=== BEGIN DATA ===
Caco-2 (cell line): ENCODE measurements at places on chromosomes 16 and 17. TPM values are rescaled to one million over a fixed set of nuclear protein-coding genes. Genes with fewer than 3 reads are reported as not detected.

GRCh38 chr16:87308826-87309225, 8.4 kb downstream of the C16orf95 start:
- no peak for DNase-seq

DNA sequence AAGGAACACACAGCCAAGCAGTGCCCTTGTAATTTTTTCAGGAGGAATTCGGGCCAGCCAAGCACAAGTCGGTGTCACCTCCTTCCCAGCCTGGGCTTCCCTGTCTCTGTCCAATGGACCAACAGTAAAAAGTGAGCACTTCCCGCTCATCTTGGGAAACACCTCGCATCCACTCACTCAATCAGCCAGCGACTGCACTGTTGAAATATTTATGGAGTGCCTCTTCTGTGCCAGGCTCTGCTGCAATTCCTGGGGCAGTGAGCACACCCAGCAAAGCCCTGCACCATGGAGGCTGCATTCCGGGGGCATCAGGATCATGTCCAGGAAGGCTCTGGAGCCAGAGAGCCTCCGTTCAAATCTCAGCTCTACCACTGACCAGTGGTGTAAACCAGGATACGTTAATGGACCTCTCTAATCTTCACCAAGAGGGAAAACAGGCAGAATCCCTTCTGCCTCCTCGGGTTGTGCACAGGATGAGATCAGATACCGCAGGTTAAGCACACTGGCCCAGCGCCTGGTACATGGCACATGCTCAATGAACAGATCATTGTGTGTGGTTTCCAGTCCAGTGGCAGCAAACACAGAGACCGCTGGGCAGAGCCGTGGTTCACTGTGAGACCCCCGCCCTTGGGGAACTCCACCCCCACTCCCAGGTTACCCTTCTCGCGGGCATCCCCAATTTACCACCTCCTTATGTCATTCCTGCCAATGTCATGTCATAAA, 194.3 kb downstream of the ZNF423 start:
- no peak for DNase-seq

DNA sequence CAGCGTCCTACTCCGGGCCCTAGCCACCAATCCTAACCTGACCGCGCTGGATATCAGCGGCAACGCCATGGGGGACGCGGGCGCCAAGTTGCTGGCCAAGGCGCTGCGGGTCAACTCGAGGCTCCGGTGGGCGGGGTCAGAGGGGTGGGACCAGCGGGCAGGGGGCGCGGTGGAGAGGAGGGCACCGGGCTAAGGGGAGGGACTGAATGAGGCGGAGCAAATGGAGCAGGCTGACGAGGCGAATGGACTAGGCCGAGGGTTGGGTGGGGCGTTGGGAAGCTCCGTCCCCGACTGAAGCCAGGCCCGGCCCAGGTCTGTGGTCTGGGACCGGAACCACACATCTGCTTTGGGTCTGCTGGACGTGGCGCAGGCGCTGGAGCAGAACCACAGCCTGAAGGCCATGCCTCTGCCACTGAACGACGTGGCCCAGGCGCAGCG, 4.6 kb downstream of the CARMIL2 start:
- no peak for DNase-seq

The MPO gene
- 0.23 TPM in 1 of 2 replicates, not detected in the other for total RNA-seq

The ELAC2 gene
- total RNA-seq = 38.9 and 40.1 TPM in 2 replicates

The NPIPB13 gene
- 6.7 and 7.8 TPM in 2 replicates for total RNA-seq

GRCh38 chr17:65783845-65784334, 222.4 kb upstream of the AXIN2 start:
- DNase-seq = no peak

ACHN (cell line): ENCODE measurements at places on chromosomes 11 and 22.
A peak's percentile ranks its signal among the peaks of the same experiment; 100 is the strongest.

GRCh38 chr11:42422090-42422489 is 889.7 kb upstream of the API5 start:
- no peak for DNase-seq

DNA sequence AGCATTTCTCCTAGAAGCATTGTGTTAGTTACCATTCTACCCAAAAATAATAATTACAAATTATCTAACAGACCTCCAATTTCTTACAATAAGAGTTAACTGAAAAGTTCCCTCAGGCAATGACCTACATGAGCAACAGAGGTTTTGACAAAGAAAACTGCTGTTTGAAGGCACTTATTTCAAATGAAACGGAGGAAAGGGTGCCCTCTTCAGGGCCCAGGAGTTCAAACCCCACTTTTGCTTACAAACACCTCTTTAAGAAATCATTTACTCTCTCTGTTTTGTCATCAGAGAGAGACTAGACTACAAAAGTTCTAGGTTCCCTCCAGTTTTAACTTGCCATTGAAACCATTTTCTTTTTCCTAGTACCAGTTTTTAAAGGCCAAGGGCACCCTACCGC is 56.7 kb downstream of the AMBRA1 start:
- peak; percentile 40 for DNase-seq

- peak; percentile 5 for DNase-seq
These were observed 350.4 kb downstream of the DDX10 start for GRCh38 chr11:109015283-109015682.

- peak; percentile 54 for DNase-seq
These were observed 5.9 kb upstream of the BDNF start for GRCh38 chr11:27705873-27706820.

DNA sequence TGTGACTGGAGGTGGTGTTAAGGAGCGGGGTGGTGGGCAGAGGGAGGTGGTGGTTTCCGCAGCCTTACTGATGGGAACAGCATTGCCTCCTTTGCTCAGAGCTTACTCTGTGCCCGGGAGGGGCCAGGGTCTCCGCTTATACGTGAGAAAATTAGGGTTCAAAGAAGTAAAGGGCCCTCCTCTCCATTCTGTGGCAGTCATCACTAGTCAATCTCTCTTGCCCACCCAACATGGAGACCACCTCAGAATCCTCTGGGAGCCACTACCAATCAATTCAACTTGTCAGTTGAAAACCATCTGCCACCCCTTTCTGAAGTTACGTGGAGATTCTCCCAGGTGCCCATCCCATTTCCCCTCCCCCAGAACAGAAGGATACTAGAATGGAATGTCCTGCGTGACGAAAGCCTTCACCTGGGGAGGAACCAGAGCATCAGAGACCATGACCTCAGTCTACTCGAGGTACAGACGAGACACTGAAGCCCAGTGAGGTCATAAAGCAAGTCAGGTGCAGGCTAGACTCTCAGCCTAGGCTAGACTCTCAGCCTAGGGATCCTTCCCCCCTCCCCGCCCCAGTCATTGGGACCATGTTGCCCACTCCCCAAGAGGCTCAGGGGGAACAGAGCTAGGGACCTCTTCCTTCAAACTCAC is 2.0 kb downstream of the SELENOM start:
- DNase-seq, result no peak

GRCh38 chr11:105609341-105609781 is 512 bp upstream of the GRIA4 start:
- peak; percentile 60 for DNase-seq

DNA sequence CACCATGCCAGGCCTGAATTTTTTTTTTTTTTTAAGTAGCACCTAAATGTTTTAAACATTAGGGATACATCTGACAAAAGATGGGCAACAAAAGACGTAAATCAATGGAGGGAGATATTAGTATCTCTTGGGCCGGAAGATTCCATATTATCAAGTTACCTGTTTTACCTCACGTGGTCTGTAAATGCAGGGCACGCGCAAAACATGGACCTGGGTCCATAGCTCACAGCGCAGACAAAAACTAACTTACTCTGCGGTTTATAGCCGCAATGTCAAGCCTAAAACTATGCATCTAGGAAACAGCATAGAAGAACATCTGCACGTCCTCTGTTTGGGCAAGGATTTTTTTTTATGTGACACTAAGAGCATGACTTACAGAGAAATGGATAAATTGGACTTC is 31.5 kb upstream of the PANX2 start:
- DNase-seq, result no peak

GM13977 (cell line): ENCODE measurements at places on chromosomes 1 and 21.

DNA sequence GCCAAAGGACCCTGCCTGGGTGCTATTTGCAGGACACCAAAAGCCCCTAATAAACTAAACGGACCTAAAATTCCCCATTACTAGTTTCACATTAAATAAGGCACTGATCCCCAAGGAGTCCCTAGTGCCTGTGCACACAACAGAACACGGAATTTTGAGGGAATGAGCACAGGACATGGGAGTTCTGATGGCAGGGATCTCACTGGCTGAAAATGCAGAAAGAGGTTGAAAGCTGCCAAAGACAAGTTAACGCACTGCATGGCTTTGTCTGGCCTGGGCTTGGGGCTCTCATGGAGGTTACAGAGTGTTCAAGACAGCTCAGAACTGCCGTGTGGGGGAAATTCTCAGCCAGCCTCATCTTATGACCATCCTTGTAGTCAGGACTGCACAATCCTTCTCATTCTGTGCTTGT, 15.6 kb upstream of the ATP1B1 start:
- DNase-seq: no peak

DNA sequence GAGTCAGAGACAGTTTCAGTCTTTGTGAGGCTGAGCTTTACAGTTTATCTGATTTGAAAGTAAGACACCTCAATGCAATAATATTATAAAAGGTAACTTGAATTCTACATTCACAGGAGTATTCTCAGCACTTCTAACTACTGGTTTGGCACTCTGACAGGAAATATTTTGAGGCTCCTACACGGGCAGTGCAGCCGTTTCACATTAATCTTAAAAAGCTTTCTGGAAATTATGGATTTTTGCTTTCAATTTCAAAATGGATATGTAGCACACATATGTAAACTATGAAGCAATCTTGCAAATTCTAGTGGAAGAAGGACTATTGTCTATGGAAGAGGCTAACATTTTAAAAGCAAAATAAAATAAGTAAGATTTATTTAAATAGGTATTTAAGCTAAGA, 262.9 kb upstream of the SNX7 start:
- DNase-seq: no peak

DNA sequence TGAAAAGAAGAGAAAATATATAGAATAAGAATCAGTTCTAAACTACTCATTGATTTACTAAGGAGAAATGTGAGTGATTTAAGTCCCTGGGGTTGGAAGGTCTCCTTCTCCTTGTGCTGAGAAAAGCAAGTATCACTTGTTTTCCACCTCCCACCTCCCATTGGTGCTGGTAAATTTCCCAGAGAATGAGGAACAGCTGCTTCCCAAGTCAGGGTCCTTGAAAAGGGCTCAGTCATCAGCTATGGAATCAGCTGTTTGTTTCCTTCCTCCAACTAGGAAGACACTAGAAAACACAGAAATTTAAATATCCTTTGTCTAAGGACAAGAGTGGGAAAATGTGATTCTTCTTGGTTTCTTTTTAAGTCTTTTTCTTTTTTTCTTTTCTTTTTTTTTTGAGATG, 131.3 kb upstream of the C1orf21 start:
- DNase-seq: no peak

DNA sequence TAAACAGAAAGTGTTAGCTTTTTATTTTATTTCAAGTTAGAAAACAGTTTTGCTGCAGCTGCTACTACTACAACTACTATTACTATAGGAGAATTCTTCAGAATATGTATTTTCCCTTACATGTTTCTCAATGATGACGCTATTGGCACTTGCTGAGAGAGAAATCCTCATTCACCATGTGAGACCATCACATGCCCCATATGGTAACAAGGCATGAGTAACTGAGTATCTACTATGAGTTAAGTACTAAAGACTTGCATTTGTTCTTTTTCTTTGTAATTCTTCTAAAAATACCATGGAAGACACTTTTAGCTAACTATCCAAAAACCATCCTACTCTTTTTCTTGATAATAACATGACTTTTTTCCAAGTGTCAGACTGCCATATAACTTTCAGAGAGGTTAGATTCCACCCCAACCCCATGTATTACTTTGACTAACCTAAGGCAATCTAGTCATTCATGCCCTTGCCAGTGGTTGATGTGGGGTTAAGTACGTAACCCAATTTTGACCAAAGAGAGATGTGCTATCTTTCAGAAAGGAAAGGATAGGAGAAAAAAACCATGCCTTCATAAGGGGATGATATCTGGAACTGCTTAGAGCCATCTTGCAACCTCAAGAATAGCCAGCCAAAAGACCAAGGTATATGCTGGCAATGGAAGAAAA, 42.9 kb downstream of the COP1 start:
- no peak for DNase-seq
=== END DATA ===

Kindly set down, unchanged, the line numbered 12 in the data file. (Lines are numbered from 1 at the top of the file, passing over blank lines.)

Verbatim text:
The NPIPB13 gene